[This post contains minor spoilers for the original stage version of Into the Woods.]
Rob Marshall’s adaptation of Stephen Sondheim and James Lapine’s Into the Woods has met with something of a mixed critical reaction. When reviewers draw the inevitable comparisons between the film and its source material, the tendency is to suggest that the adaptation process has not treated the original musical well, with the blame often placed squarely at the feet of the studio that produced the film, Disney. The original musical expertly weaves together a set of seemingly opposed attitudes, maintaining the validity of the familiar fairy tales it retells while also undermining that validity by cautioning against some of their lessons, particularly the ease of the happy ending. This contrast in attitudes is matched by contrasting tones in the musical’s two acts: the first slyly winks at its audience, acknowledging their familiarity with the stories it’s telling and the attendant expectations for how the characters from those stories should act by lacing much of what they say with innuendo, and the second grimly reverses the conventional happy endings achieved in the first. In the quest for entertainment “for the whole family,” some reviewers claim, Disney could allow neither the knowing asides and implied sexuality, nor the grim reversals of the original. Bob Grimm (presumably no relation to the famous Brothers of the same name), for example, concludes his rejection of the film by suggesting that “a director with a more twisted vision, and a studio with a little more balls, could’ve given us something more suitable to Sondheim and Lapine.”
While the grimness of the musical’s second act is largely retained, a great deal of the subtext, and thus the musical’s thematic core, has been removed. For me, however, this is due less to the dictates of a studio that needs to produce a film for a specific audience than to a problem inherent in the translation from stage to screen – the problem of presence.
As Terry Teachout argues, many of the film musicals produced during the “golden age” of the genre “were written specifically for the screen rather than being adapted from Broadway shows,” and when an adaptation was undertaken the source material was rewritten. The problem, Teachout suggests, is that the improbability of certain “stage-specific” conventions, particularly characters who suddenly “sing and dance in everyday situations,” which are readily accepted by theatre audiences, are “unsuited to the somewhat more” realistic medium of film. The improbability of breaking into song is legitimized on stage by the performers who, in being “physically present in the theatre,” can be accepted as “real,” allowing the musical to sidestep the need for a “realistic plot” by appealing to a “presentational” mode. This mode does not deny its status as entertainment, and often acknowledges the presence of the audience through techniques like direct address and frontal staging, techniques that early narrative cinema gradually abandoned in favour of creating story worlds closed off from their audiences.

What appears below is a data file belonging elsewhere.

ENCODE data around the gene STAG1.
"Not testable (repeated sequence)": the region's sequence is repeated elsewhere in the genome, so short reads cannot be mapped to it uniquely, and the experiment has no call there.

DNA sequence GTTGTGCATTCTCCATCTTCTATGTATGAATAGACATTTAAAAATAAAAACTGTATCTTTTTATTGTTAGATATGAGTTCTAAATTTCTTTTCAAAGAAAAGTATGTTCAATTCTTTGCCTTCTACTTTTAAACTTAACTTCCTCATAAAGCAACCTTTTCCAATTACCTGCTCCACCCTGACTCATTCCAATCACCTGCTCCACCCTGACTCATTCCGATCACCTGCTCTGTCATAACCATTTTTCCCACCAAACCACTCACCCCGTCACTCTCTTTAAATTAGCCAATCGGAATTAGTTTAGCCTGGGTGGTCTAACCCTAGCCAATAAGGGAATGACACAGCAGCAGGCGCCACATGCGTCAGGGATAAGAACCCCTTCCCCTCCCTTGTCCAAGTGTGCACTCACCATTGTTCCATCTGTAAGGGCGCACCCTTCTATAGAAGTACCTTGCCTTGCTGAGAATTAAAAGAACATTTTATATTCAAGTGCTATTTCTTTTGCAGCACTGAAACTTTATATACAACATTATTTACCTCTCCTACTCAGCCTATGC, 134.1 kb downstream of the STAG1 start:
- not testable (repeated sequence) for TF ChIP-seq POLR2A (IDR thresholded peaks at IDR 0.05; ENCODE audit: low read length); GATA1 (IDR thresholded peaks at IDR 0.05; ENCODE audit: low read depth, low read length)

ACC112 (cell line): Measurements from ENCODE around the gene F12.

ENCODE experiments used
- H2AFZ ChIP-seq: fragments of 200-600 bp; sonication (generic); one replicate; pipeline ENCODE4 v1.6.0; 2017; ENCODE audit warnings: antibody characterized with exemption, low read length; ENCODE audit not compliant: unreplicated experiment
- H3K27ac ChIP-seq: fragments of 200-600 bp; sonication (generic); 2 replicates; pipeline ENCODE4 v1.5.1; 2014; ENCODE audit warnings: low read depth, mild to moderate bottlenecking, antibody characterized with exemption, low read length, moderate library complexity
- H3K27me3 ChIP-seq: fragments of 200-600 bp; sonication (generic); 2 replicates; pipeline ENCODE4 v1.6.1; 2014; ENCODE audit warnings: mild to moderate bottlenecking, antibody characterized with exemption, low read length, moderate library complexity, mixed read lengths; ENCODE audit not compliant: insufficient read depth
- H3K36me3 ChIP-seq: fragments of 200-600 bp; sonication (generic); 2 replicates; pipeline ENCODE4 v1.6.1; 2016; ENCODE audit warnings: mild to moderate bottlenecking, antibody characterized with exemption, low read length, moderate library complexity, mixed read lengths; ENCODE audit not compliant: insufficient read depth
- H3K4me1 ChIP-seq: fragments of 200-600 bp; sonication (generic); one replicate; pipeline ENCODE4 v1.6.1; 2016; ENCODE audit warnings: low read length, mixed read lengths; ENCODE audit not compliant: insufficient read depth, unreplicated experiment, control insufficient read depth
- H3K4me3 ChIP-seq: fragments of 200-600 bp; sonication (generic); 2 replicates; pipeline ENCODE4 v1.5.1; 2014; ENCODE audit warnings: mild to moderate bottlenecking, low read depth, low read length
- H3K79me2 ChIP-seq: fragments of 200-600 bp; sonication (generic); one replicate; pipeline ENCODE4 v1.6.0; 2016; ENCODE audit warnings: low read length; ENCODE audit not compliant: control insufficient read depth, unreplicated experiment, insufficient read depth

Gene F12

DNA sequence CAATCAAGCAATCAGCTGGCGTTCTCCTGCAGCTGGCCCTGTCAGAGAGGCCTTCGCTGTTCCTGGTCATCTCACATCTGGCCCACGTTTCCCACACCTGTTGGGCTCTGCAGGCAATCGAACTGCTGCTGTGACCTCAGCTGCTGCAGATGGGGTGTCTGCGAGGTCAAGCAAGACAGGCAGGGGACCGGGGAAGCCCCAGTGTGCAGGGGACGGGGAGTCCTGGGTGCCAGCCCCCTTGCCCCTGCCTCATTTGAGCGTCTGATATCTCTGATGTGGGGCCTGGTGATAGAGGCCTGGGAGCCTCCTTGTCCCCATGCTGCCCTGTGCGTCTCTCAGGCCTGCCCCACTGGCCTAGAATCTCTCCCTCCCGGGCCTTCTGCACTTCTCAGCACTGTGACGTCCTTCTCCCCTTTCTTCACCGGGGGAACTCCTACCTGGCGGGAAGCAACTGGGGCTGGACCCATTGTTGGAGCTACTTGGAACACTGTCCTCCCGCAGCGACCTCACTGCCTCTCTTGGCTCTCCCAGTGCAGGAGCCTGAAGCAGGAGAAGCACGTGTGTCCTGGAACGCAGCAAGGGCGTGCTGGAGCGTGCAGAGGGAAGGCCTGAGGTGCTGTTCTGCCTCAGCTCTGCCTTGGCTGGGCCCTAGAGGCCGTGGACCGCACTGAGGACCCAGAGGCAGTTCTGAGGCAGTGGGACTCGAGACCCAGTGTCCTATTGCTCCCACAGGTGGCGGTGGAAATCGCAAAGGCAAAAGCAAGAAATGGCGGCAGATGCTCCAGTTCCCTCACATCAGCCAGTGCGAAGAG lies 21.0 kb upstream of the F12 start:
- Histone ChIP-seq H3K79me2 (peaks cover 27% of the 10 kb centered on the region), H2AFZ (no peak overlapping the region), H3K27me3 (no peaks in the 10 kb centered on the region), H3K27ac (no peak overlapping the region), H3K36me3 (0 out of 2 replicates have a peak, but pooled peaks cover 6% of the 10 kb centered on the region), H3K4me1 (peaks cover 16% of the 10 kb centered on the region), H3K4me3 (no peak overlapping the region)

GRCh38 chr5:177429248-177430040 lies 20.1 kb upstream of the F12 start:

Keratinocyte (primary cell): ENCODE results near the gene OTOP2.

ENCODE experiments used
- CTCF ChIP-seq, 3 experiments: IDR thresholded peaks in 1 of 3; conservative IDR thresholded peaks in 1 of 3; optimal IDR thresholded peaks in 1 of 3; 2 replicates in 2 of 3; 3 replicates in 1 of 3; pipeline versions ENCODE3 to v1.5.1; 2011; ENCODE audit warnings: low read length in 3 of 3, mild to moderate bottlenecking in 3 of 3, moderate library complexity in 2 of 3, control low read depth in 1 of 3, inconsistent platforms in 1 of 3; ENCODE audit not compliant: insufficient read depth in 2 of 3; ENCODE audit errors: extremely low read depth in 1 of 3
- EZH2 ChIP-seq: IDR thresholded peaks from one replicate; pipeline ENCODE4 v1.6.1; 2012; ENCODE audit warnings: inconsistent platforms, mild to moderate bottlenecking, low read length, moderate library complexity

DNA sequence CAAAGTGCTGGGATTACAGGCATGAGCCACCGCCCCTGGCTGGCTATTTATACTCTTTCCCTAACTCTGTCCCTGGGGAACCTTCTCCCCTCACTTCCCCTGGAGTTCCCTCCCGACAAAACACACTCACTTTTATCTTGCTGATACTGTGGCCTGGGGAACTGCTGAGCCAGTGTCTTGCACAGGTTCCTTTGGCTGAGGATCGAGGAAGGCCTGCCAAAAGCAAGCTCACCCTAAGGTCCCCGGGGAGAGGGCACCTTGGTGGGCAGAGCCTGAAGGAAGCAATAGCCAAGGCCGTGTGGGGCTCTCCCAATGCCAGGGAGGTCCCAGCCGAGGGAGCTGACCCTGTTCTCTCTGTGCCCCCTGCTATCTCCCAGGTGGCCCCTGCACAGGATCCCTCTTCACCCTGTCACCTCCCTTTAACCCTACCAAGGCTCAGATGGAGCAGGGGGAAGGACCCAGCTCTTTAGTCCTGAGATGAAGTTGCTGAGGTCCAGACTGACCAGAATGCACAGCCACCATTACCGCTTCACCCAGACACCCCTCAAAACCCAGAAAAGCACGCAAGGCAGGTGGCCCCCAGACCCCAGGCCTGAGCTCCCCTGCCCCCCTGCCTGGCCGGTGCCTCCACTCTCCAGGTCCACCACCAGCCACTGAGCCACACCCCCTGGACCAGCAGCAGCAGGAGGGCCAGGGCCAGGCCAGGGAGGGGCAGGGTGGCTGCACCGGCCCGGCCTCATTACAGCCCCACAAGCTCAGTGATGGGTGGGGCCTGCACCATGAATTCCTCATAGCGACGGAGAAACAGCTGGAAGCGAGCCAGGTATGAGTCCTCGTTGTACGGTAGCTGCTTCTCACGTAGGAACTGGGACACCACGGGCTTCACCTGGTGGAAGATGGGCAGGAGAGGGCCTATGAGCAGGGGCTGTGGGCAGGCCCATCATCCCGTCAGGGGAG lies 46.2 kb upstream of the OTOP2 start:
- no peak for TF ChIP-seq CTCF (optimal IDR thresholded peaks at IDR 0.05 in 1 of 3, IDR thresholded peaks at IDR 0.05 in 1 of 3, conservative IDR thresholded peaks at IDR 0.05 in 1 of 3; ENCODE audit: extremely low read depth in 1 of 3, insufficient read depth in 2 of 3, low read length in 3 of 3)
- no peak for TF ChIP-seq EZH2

Setting aside the theoretical slipperiness of claims to film’s realism, to suggest that audiences are unwilling to accept the improbabilities of song and dance in a naturalistically realized setting forgets the fact that our familiarity with the genre leads us to expect, and therefore accept, those conventions before seeing any musical. The improbabilities of the musical, on stage or screen, are legitimized by the fact of being a musical, and not by the physical presence or non-presence of the actors.
The presence of the actors on stage raises an entirely different problem for film adaptations of established musicals than simply allowing for a certain degree of unreality. It is what else the presentational mode allows that Marshall struggles with.